2014 Rox Review – Friedrich

Colorado Rockies v San Diego Padres Christian+Friedrich+Seattle+Mariners+v+Colorado+waQ73rTEoxEl


The all-time biggest bust for the Rockies is going to Greg Reynolds forever I have a feeling. That is of course in part due to how well the players chosen after him in the draft performed. But for Reynolds there will always be a “what if” component. If he hadn’t have pushed through in 2008 to help the team, might he have avoided blowing up his shoulder? And what would his career have looked like with a healthy throwing shoulder.   We cannot know, and that is of course the risk with all pitchers chosen in the first round. Can they stay healthy. The Rox thought they had their future closer in Casey Weathers, and might have indeed had him, but he blew out his elbow and became one of the 10% for whom Tommy John isn’t something you can return from and be successful.


I bring up these two bad sad stories of the team’s failed #1 picks of 2006 and 2007 because I will always believe that Christian Friedrich (#1 2008), if he could have had any luck with injuries, could have been a decent #3 or #4 starter for Colorado. But that isn’t the story we get, and that isn’t the player the Rockies have to evaluate.


Friedrich made good promise through the minors after his drafting in 2008. He did well at low A in 2008 (struggled in high A), was great in 2009 (where he began the season as the #95 Prospect in baseball ) showing a 2.41 ERA across 22 starts at 2 levels. Going into 2010 he was the #22 rated prospect in baseball. But 2010 didn’t go well. He only made 18 starts and struggled with a 5.05 ERA and repeated at AA with a 5.00 ERA across 25 starts. He struggled in 2010 with a triceps injury, and was still not quite right in 2011. Going into 2012 Friedrich worked out with Cliff Lee (a pitcher he very much looks like in his motion), and it seemed to help, as he had a 3.00 ERA in 5 starts at AAA before going to the show. Of course 2012 was the year I call “the Year the Humidor Broke” and thanks to one of the hottest, driest, windiest summers in state history (and one of the most dangerous for house fires as we learned here in Colorado Springs), Friedrich’s performance at the major league level was uneven. In 16 starts he went 5-8 with a 6.17 ERA and a 1.559 WHIP (his fielding independent ERA was only 4.63). In his road starts that year he went 3-3 with a very nice 3.77 ERA and a 1.279 WHIP, with a 2.47K/BB rate, 8.3K/9, while being unlucky slightly allowing a BABIP of .303. All signs looked great for Friedrich for 2013.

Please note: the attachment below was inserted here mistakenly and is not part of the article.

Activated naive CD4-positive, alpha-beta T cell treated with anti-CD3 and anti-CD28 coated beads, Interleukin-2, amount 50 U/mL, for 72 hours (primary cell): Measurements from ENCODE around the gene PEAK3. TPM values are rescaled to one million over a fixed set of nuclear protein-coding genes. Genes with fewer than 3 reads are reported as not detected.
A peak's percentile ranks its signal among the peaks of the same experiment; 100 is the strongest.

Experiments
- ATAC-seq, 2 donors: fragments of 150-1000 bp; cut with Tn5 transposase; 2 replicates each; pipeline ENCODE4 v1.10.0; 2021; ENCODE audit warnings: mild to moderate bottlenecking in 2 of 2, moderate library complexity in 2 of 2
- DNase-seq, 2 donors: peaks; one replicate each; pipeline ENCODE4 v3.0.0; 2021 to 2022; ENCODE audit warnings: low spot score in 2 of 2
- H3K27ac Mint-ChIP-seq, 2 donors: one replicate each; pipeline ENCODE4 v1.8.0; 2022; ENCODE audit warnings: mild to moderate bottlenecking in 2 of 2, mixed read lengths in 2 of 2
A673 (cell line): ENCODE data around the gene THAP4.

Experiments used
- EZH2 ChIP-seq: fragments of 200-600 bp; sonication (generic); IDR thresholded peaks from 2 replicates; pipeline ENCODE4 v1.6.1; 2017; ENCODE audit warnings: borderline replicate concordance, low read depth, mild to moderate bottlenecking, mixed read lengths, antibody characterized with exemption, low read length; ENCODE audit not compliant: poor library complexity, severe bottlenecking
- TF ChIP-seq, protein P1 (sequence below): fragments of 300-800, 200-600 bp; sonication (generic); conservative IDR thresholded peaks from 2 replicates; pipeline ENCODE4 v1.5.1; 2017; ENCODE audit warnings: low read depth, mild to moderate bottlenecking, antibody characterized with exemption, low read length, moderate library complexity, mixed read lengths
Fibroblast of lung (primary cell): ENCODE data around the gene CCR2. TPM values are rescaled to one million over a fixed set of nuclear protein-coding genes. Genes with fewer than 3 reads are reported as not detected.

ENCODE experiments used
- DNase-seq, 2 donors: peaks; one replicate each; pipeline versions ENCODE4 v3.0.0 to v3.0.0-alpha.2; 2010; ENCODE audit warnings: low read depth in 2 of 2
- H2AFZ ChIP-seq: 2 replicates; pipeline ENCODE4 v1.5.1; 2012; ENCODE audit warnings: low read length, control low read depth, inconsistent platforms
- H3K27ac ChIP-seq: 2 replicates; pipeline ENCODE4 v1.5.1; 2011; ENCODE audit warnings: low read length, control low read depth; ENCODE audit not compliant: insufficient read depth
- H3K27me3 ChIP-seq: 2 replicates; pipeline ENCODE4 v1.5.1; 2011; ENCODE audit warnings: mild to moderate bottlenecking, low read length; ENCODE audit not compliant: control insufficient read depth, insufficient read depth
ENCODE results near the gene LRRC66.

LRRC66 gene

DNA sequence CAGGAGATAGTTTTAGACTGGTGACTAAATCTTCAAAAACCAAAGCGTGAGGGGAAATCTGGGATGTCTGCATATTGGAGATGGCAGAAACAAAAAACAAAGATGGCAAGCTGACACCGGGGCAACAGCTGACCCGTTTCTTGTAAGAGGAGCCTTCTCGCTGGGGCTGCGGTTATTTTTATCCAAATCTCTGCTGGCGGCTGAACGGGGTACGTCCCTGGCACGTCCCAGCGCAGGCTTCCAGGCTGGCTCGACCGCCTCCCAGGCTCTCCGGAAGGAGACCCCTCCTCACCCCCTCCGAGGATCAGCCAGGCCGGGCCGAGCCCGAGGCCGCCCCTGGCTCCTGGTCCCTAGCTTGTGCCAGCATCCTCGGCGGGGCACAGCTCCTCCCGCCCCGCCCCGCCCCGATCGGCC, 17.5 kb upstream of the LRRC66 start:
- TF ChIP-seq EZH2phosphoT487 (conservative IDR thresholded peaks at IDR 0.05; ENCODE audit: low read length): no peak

2013 was a lost season, as he broke a bone in his back, resulting in his only making 4 so-so starts in Colorado Springs before being DLd for the season. But even with that, the Rox still had high hopes for Christian entering 2014. Why not, one of the few real strikeout pitchers in the system, Christian had 405 Ks in just 388 minor league innings going into 2014. And with the rash of injuries that started to hit the team even before leaving Arizona, it seemed only a matter of time before Christian would be starting at Coors.


Let’s look at Christian as a starter first, because I think it will be the last time he has starting stats.


As a starter at Colorado Springs he didn’t do to well. He allowed a .329 BA/.394 OBP/.921 OPS in AAA. These included 3 really good starts allowing 1,0, and 2 ER. The last of these over 6 innings though was misleading as he allowed 10 hits. But it earned his ticket to Coors. But he had 5 starts (out of 9) in AAA with 5 or more earned runs (including a 7 and two 6 run games). When he was sent back down after one relief chance in the bigs, he had 4 more starts, only one even decent, a 5 inning 1 run game, but was shelled for 6,9 and 7 earned runs in three games pitching only 5.2, 2.1, and 5.1 innings. The clock was running out on Christian despite the emergancy room situation at Coors. He was sent back to Coors for 3 more starts and that was the end of his starting.


His numbers starting for the Rockies? Ouch:

6/21 MIL 6.0 7 Hits 4 ER (9 total) 3:3 K/BB
6/26 @MIL 4.0 9 Hits 9 ER 8:1
7/1 @ WASH 3.1 5 Hits 5 ER 3:4